Bethany Curve’s first, self-produced, album came in while preparation was underway for Nocturne Concrète. It was frankly amazing. Probably the best demo tape we’ve ever heard. They became the first band to officially “sign” with Unit Circle Rekkids. They followed up this great record with the stellar “Gold” and “You Brought Us Here”.
Bethany Curve's specialty is lots of layered sound. The vocals of Richard Millang and Ray Lake softly soar, while Chris Preston on bass, and David Mac Wha on drums, keep a steady beat. My first thought upon hearing the eight-minute long Vanish, is that it reminds me of The Cure in one of their moodier moments. In fact, many of the songs here have that sound -- particularly the guitars. However, the vocals are quite different. I don't like to compare performers to others, but keep in mind that I do this from time to time in my reviews to help my readers get the best possible idea of what the music is like.
Spacirelei is a track that's also featured on the Nocturne Concrete Compilation that I have also reviewed here. Terpsichore starts out as a lovely melancholy song, and evolves into noise. Lots of innovation here. The intriguingly titled Door 2416 is a lush tune with sweet vocals, while Grend Shanka becomes more sinister in tone. Almost Perception brings things to a close as one of the best songs on the CD. (Note: Bethany Curve have had one other release since Skies A Crossed Sky.)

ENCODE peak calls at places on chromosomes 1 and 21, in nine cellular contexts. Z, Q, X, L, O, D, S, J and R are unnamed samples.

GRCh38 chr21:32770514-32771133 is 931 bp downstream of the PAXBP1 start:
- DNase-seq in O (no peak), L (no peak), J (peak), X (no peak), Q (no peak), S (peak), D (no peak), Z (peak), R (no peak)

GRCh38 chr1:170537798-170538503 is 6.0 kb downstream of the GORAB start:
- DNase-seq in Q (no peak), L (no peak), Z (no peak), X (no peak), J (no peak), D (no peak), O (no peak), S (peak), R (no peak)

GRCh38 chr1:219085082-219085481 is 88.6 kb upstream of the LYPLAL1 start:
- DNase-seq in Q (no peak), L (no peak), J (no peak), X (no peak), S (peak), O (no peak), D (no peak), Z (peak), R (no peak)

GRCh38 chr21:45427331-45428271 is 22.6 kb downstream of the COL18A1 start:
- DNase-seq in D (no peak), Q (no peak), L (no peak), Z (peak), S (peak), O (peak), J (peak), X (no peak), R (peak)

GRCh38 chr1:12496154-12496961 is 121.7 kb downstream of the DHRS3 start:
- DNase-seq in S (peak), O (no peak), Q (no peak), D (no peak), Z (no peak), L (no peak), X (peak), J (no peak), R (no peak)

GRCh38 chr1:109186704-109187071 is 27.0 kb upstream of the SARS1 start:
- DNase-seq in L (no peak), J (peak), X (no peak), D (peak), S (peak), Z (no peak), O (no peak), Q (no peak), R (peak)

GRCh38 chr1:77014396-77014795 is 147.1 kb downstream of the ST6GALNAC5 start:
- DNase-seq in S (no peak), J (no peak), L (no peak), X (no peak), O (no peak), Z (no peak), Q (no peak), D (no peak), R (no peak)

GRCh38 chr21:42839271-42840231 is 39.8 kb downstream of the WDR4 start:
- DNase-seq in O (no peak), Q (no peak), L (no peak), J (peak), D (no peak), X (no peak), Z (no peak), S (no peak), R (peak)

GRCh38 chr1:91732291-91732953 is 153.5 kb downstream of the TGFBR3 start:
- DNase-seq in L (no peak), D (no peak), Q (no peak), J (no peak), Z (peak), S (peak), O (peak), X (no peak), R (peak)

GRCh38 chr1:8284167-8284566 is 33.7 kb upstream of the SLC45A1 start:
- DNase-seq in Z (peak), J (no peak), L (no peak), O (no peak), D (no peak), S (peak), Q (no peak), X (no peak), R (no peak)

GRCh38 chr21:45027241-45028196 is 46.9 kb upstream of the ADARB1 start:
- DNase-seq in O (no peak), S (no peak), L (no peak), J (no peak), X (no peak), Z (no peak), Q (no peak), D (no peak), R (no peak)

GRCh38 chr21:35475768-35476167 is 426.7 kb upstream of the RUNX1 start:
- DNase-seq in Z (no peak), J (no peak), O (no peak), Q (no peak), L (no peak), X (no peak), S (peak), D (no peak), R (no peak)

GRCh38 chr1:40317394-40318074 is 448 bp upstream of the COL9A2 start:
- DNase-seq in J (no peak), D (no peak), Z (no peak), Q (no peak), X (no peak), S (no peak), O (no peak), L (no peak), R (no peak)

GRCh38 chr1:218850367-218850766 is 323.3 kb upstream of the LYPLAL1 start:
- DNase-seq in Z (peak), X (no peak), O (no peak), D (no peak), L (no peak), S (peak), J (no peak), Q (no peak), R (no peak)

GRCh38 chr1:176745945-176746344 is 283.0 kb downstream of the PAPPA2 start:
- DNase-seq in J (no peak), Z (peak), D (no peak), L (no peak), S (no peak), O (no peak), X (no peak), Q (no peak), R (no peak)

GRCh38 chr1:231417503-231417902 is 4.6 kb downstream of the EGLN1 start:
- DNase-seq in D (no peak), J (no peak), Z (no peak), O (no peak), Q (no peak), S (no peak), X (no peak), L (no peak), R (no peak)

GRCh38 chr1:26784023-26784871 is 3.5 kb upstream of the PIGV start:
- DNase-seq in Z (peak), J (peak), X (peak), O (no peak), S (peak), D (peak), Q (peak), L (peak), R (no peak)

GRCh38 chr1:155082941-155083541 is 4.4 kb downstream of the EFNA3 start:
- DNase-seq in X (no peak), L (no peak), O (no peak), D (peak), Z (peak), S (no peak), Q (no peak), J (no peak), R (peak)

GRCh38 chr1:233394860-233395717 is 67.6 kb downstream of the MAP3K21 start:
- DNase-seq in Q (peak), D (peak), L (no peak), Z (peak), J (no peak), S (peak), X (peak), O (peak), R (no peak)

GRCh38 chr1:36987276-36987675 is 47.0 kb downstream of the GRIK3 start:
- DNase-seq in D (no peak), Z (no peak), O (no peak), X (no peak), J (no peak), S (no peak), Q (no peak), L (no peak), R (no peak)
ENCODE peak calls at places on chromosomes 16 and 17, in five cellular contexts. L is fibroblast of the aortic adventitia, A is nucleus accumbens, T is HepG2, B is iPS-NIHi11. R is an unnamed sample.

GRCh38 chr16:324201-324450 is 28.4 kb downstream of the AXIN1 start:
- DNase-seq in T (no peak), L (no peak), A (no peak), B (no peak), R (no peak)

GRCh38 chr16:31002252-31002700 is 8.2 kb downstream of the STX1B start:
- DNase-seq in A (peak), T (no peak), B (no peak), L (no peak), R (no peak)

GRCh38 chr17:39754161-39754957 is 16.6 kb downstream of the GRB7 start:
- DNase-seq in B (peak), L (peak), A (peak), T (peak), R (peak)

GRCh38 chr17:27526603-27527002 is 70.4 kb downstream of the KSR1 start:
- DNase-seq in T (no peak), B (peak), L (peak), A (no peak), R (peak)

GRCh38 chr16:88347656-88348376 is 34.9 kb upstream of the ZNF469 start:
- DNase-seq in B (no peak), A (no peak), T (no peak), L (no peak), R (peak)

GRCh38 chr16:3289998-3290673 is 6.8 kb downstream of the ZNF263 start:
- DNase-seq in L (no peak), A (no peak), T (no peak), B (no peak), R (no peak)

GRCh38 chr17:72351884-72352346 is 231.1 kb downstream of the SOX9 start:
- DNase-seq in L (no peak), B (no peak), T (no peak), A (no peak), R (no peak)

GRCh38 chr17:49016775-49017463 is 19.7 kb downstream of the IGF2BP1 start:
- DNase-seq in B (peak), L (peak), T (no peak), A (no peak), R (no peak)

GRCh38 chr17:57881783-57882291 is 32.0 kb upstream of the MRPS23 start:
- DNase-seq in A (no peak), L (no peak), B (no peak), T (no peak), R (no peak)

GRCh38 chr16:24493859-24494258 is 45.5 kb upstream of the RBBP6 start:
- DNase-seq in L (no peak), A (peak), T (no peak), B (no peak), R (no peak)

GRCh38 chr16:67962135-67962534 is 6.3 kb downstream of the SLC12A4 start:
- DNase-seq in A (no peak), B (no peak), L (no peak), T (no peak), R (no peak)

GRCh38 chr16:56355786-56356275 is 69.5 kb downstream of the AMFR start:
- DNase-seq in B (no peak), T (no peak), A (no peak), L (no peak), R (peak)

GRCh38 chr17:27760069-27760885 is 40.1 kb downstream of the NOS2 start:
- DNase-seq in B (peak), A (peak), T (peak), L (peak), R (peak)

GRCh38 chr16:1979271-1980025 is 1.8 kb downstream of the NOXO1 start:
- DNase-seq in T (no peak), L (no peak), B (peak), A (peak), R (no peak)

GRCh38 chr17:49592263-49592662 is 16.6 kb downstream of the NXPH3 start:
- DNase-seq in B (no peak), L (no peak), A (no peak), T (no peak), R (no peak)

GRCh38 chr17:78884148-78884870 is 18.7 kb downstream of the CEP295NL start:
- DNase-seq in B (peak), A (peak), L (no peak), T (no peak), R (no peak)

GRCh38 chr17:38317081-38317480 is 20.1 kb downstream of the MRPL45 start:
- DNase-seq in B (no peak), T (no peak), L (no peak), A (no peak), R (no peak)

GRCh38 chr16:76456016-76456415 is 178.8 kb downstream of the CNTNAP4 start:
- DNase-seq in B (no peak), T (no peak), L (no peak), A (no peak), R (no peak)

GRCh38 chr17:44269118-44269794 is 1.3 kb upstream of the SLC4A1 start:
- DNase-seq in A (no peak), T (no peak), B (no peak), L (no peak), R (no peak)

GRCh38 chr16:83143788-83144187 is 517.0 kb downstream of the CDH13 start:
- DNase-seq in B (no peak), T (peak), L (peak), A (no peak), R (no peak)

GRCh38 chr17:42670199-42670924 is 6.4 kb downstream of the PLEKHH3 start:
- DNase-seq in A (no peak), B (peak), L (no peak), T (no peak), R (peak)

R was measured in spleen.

I love it when music just seems to pour out of the speakers like this. There is a steady beat, and snuggled up right next to it the bass repeats the same phrase over and over, then this long whining guitar note fades in like it was coming from far away and when it gets here it stays slow and high pitched compared to the beat plodding along behind it, the vocals enter like the guitar. You can't make out the words because it is just a moaning sort of keening, but that doesn't matter because it is just another instrument. I love this kind of stuff! Some of the tracks are more noisy and rockin' in a good way, but all had that sound-wall type effect.
The Cure used to pull this style off before Robert's vocals (and presumably ego) crowded out the music in the later albums. This is similar but even more dreamy and there is even an occasional old-western-movie type echo guitar part thrown in here and there (a-la-Fields Of The Nephilim). This makes me want to go lay on my bed an look at the glow-in-the-dark stars on my ceiling. (Oh No! I'm 15 again! Help!) Wonderful music that will make you happy and sad all at once.- JL
"I am not going to like this band," I thought as my friend handed me the Bethany Curve CD to borrow and review. My friend, like many in Santa Cruz, loves the Grateful Dead and Phish. I do not. But if I had written him off as a good-for-nothing dead head when I met him, I would have never gotten to know a really great person. And if I had prejudged Bethany Curve as another one of those bands that fits into this tired hippie genre, I would have been just as wrong.
Bethany Curve is more similar to the Cure. Their first full-length album, Skies A Crossed Sky, is representative of the atmospheric, space-rock sound the group's four musicians create. It would be an appropriate selection for napping, reading, or shroom ing. This is not rock-out-in-the-car music.